Spain begins experiment of four-day work week

From the beginning of next year, as many as 6,000 Spaniards will be able to work four days a week as part of a state-sponsored experiment initiated by the fringe leftist Más País party

editor: REMIX NEWS
author: Márton Nagy
People enjoy the hot weather on a beach in Barcelona, Spain, Thursday, July 22, 2021. (AP Photo/Emilio Morenatti)

Under the experiment, between 3,000 and 4,000 employees in some 200 to 400 companies will be able to switch to four-day work week in the coming years and will be paid for their previous five-day job throughout.

The experiment will also be supported by the Spanish state with a budget of around €50 million to minimize the risks for the companies involved in the experiment. The transition is scheduled for late 2021 and early 2022.

Héctor Tejero, the political coordinator of Más País, recently gave a longer interview on the online edition of Jacobin Magazine – which designates itself as the leading voice of the American left – about the idea, which is also gaining traction elsewhere in the world.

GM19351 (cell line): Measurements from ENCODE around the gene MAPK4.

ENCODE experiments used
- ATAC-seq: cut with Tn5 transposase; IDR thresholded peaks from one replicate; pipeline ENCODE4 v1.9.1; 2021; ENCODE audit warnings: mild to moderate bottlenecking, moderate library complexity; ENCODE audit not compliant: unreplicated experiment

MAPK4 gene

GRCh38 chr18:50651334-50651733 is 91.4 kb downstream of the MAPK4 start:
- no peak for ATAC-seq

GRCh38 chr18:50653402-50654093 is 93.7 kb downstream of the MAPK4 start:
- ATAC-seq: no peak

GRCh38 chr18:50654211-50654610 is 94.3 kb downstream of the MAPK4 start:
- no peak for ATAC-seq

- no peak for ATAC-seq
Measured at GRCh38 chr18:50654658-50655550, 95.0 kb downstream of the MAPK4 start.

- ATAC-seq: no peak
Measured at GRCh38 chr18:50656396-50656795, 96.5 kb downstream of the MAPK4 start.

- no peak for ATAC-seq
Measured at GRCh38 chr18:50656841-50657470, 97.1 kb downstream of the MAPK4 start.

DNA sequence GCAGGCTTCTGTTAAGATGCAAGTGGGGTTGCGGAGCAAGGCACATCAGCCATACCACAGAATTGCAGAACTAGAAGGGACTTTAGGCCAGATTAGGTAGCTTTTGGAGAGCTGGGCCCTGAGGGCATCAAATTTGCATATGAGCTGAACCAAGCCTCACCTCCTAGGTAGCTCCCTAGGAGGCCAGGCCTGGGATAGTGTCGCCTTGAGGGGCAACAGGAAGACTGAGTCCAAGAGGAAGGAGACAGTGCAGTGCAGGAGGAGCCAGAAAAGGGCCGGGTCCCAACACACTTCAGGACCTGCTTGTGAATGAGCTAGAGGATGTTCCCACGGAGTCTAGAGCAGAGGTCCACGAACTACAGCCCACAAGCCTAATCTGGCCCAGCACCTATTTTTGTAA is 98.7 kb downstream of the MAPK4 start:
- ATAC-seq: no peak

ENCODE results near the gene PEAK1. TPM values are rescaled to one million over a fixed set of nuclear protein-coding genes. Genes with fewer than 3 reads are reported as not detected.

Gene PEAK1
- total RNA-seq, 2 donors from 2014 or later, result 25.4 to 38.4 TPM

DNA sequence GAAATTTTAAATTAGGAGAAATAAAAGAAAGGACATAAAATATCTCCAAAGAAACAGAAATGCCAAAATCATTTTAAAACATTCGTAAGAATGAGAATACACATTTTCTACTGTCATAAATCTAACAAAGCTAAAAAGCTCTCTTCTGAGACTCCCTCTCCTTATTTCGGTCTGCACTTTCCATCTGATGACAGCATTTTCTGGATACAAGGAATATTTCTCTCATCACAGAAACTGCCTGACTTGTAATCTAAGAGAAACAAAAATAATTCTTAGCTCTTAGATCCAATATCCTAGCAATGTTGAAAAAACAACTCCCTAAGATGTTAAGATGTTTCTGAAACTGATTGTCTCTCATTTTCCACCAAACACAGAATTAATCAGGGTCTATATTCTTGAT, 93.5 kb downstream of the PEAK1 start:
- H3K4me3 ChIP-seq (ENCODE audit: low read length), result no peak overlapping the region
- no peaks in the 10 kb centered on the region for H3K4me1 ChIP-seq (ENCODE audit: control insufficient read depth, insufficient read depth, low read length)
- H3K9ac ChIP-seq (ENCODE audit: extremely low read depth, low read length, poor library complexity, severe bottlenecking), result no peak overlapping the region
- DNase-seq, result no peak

Opening the interview, the politician highlighted that there is evidence from worldwide research on a four-day work week that a shortened work week improves workers’ quality of life, as well as their physical and mental health. This, he said, could also have a repercussion on companies, as more balanced employees will be able to bring greater productivity.

Of course, the proposal, which can be said to be radical, has received a lot of criticism from both the right and the left of the political spectrum. Right-wing politicians have argued mostly against reducing working hours on the grounds that it would be too costly for companies and that the current crisis is not the right moment to put such social measures on the agenda.

However, according to Tejero, these criticisms are unfounded based on current research findings, and a test project is currently being planned, with the aim of gaining experience for a large-scale implementation and correcting initial mistakes.

From the left, the idea of ​​a four-day working week in Spain is most criticized as not being the most appropriate social measure to alleviate the problems of the Spanish labor market. Tejero countered by saying that the various social measures do not compete with each other but rather that they complement each other.

Title image: People enjoy hot weather on a beach in Barcelona, Spain, Thursday, July 22, 2021. (AP Photo/Emilio Morenatti)

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